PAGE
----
November 27, 2012

Fire highlights harsh lives of Bangladesh workers

Julhas Alam / The Associated Press

DHAKA, Bangladesh — Clothing is king in Bangladesh, a country that exports more garments than any other in the world except China. It is responsible for four out of every five export dollars and has turned factory owners into members of parliament and leaders of sports clubs.

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Bangladeshi garment workers march in protest on Tuesday to mourn the victims of Saturday's fire in a garment factory on the outskirts of Dhaka. Bangladesh held a day of mourning for the 112 people killed in the weekend fire, and labor groups planned more protests to demand better worker safety in an industry notorious for operating in firetraps.

AP

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Bangladeshis prepare on Tuesday to bury the bodies of some of the victims of Saturday's fire in a garment factory in Dhaka, Bangladesh.

AP

That strength has often been turned against the workers in those factories, especially those who complain about poor working conditions and pay that can be less than $40 a month. A law-enforcement agency called the Industrial Police is specifically assigned to deal with unrest in factories, and labor activists accuse government forces of killing one of their leaders. Employees are barred by law from forming trade unions, even though Bangladesh allows workers in other industries to unionize.

Workers hope that could change following the industry's latest tragedy, a fire Saturday that killed 112 people at a factory that made T-shirts and polo shirts for Wal-Mart and other retailers around the world. But they have their doubts.

"The owners must treat the workers with respect. They should care about their lives and they must keep in mind that they are human beings. They have families, parents and children," said Nazma Akhter, president of Combined Garment Workers Federation. "Is there anybody to really pay any heed to our words?"

There have been many garment-factory fires in Bangladesh — since 2006, more than 300 people have died. But Saturday's was by far the deadliest, and has drawn international attention to labor practices as the government tries to encourage Western countries and companies to expand their relationships here.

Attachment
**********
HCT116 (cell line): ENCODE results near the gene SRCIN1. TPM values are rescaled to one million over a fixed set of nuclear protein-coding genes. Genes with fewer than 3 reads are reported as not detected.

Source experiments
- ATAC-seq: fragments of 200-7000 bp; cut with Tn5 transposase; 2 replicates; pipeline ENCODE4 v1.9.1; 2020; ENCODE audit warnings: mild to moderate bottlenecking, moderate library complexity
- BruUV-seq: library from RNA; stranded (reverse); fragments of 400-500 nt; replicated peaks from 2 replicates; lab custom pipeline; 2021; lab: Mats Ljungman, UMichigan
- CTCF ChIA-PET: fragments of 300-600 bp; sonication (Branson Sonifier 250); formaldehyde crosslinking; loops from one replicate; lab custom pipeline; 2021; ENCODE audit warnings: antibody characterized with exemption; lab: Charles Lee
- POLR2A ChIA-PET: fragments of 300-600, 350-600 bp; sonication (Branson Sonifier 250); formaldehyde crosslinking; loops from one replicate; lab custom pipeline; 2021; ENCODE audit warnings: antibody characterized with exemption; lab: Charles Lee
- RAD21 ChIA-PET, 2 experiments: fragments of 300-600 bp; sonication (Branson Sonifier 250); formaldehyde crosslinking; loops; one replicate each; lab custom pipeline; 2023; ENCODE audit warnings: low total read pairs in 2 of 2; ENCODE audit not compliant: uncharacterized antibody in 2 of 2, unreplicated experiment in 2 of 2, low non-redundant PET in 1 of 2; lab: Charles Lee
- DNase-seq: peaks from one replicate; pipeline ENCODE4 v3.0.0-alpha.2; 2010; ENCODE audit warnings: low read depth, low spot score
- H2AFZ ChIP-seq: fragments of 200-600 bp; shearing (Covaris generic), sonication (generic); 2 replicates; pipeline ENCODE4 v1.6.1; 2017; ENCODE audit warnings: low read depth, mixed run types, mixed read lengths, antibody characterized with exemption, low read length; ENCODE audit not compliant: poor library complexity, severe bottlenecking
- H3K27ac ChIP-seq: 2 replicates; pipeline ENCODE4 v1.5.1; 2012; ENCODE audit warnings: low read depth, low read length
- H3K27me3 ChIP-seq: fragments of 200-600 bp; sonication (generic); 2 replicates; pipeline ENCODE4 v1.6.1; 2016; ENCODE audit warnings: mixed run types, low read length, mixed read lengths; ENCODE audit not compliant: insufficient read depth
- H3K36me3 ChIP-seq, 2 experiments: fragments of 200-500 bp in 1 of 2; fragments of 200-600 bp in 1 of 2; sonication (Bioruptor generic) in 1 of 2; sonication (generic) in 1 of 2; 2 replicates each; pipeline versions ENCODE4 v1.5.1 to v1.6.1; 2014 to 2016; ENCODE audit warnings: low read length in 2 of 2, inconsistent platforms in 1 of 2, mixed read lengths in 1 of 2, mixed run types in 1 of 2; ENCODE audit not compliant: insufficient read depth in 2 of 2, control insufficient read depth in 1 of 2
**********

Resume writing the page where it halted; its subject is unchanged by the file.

The Tazreen Fashions Ltd. factory had no emergency exit, and workers trying to flee found the main exit locked. Fire extinguishers were left unused, either because they didn't work or workers didn't know how to use them. One survivor said that after the fire alarm went off, managers told workers to get back to work.

In an interview published Tuesday in Dhaka's Daily Star newspaper, the managing director of Tazreen Fashions expressed concern — about possibly losing foreign buyers. "I'm concerned that my business with them will be hampered," said Delwar Hossain. But there was no mention in the article of concern for victims or their families.

Tazreen has not responded to repeated requests from AP for comment.

Bangladesh's $20 billion-a-year garment industry accounts for 80 percent of its total export earnings and contributes a major share of the country's $110 billion GDP. This from an export market created only in 1978, with a consignment for 10,000 men's shirts.

By 1982, the country had 47 readymade garment factories. In three years the number rose to 587. Now it has more than 4,000.

The factory owners are a powerful group, holding parliamentary posts in both major parties. The head of the prominent Dhaka sports club Mohamedan is in the business; so is a former president of the national cricket board.

An important reason for their success is cheap labor. Almost a third of the South Asian country of 150 million lives in extreme poverty.

The minimum wage for a garment worker is 3,000 takas ($38) a month, after being nearly doubled this year following violent protests by workers. According to the World Bank, the per capita income in Bangladesh was about $64 a month in 2011.

On Tuesday, as Bangladesh held a day of mourning for the dead, 10,000 people, including relatives and colleagues, gathered near the site of Saturday's blaze, many wearing black badges as a sign of mourning. Security forces were deployed, but no clashes were reported.

"I've lost my son and the only member to earn for the family," said Nilufar Khatoon, the mother of a worker who died. "What shall I do now?"

(Continued on page 2)

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